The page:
On September 11, the worst Mediterranean storm on record, Daniel, killed around 10,000 people, close to half of them in Libya. The storm overwhelmed and collapsed two dams near the city of Derna, causing catastrophic flooding which resulted in the deaths of some 4,300 Libyans and displaced some 30,000 more.
It would be easy to blame the devastation on climate change, or even just the luck of the draw. But long before that September day, experts warned that the two dams, up-stream from Derna and its 90,000 inhabitants, were in dire need of maintenance and therefore posed a significant risk of flooding. But due to Libya’s fractured political culture featuring two rival governments, a lack of agreement on how to fix the dams and the disappearance of two million dollars meant for their maintenance, resulted in administration after administration ignoring the problem.
In the aftermath of the storm, people and communities from all over the country rushed in to help. It’s time for such unity to reach into the political sphere. The division and in-fighting among political factions has had a serious impact on many aspects of life, including infrastructure maintenance. Libya’s leaders must take note and emulate the actions of their people.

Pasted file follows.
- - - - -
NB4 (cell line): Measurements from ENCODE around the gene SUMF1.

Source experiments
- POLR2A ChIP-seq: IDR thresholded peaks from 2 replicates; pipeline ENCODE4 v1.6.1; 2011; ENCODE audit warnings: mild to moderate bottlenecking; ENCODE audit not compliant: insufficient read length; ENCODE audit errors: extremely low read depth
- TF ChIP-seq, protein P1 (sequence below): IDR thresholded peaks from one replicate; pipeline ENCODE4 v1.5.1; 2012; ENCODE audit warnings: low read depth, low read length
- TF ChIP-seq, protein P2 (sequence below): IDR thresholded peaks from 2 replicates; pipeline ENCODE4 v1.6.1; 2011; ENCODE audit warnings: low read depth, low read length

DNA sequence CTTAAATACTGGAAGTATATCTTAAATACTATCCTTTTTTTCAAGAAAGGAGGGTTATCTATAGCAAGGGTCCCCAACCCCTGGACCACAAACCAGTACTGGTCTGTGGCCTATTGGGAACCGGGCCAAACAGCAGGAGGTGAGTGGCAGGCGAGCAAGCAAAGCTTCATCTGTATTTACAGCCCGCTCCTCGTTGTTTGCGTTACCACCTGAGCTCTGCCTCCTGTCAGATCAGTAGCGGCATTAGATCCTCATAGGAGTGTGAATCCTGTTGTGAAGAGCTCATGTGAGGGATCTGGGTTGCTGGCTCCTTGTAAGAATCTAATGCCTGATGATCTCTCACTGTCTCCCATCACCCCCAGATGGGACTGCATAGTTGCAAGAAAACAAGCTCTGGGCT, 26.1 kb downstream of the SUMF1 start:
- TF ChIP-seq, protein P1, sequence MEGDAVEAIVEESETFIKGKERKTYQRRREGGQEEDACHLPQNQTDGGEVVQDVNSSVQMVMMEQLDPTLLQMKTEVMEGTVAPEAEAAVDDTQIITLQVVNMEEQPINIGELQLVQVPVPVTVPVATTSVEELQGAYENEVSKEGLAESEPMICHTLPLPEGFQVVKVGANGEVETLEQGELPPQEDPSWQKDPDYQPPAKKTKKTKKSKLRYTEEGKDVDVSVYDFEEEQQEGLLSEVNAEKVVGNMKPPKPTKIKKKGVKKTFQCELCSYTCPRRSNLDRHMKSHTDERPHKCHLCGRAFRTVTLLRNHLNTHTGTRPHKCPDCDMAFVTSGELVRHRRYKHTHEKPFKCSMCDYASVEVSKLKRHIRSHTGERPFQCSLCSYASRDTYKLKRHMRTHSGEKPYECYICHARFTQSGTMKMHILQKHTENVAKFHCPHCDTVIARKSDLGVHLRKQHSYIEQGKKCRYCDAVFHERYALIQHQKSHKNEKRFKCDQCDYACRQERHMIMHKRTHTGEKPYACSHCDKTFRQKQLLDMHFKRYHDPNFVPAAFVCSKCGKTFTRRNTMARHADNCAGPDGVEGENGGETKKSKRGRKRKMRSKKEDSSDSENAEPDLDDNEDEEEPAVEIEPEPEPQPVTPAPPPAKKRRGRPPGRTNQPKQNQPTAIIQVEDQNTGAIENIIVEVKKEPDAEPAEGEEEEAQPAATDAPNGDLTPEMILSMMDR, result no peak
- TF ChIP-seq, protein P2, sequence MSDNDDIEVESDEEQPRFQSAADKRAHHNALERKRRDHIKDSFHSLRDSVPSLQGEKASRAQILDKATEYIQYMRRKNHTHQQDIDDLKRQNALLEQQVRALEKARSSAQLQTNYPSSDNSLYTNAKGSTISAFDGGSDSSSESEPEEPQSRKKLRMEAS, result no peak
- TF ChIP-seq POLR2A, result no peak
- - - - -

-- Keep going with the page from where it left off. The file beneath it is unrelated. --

The United States strongly supports “[the call of the UN Support Mission in Libya] for a unified and coordinated Libyan national mechanism” said United States Representative at the United Nations, Linda Thomas-Greenfield.
“A mechanism that will help deliver humanitarian assistance and address reconstruction in a transparent and accountable manner and will help facilitate additional support and technical assistance from the United States and other international partners.”
“As the Libyan people work to rebuild, east-west cooperation on flood reconstruction and planning is essential. This is not a moment for division and political posturing,” said Ambassador Thomas-Greenfield.
“The devastating floods, recent violence in Tripoli, and turmoil along Libya’s southern border also underscore the urgent need for unified Libyan governance. It is far past time for political actors to put aside their differences and work together not only in the post-flood reconstruction effort, but in the pursuit of a credible path to elections and a dignified government that delivers for the Libyan people,” she said.
“We are fast approaching the second anniversary of the parties’ broken promises to hold elections in December 2021,” said Ambassador Thomas-Greenfield. “The Libyan people deserve the opportunity to elect a unified government of their choosing.”